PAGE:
BBC News
watch One-Minute World News
Last Updated: Thursday, 29 November 2007, 00:06 GMT
Plan for 10m hyperbaric chamber
David Smith
NHC's David Smith said there is worldwide potential
A multi-million pound plan to build the world's largest and "deepest" pressure test chamber has been revealed by Aberdeen's National Hyperbaric Centre.

The project, costing up to 10m, would allow the testing of sub-sea equipment to the equivalent of three miles down.

The centre treats medical and diving emergency patients, carries out studies on topics such as a climate change and tests offshore equipment.

NHC announced the new chamber as it celebrated its 20th anniversary.

Our work is driven by the opportunities presented from the knowledge created by our experience of the North Sea's harsh environment
David Smith
NHC managing director

The centre offers decompression chamber cover all year round, with a team of diving doctors and hyperbaric intensive care-trained nurses permanently on standby.

Sport and professional divers are treated at the centre, in Aberdeen's Ashgrove Road West, for decompression sickness known as the bends.

The centre has also evolved to offer a wide-range of research opportunities and medical treatments.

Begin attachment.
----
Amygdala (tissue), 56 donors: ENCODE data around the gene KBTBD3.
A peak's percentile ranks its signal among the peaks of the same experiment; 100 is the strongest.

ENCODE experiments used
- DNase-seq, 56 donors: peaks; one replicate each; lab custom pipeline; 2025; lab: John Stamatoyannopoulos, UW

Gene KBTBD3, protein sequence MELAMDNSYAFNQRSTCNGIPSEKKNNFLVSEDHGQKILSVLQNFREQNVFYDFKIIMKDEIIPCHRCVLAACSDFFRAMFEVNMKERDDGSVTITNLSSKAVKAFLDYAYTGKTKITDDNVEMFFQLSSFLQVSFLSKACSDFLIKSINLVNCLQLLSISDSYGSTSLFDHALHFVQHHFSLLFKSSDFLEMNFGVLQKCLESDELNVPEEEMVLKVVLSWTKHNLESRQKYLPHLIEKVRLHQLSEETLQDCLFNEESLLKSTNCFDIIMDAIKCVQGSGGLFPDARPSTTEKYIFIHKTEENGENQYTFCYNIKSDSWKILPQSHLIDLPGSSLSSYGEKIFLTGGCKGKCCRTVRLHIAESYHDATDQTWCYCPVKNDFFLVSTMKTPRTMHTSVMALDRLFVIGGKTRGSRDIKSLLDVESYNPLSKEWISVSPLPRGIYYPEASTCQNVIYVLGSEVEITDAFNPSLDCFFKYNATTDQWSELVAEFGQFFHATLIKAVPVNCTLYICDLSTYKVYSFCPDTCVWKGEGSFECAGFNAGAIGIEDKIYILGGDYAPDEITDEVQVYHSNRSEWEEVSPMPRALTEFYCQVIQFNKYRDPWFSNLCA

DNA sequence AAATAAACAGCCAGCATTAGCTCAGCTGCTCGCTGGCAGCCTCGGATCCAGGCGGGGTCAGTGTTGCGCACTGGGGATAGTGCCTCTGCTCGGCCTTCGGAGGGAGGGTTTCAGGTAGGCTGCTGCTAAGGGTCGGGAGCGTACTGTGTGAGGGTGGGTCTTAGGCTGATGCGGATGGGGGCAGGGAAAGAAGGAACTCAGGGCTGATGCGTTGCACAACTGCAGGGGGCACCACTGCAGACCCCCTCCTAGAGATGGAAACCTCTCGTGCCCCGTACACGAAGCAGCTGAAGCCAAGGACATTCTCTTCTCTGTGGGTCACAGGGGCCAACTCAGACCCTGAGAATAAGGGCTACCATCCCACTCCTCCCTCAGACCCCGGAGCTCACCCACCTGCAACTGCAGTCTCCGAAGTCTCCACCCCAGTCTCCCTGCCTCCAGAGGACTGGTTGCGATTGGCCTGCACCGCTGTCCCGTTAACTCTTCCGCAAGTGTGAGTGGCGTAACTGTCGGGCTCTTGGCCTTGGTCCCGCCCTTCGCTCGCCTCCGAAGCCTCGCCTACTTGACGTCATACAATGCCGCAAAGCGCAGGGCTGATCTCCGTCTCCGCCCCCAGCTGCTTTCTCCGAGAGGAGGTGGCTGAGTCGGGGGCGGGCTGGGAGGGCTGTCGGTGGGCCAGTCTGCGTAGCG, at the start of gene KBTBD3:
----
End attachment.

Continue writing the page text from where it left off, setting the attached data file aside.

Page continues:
Clients have ranged from the Korean Navy to Nato, oil companies, divers and even an ill newborn baby.

NHC said other medical conditions that can be treated by hyperbaric oxygen therapy include carbon monoxide and other gas poisonings, wounds and gangrene.

Divers doing underwater training at National Hyperbaric Centre
The centre offers sub-sea research and help for divers

NHC managing director David Smith said: "There may have been a perception, at one time, that the centre was just a bunch of dusty, rarely-used diving chambers.

"But the NHC is about much, much more than that and we are shrugging off that image now, emerging as a sharp, dynamic commercial entity.

"Our work is driven by the opportunities presented from the knowledge created by our experience of the North Sea's harsh environment. And it is that which is giving rise to potential to export such expertise around the world."

The centre's latest project now involves the plans to build the world's deepest hyperbaric chamber to test sub-sea control equipment at the equivalent of about 5,000m below the surface.

This is aimed at keeping Aberdeen at the forefront of sub-sea technology by providing a facility to attract business from around the world.



VIDEO AND AUDIO NEWS
Former patients of the centre tell their stories



RELATED INTERNET LINKS
The BBC is not responsible for the content of external internet sites



FEATURES, VIEWS, ANALYSIS
Has China's housing bubble burst?
How the world's oldest clove tree defied an empire
Why Royal Ballet principal Sergei Polunin quit

PRODUCTS & SERVICES

Americas Africa Europe Middle East South Asia Asia Pacific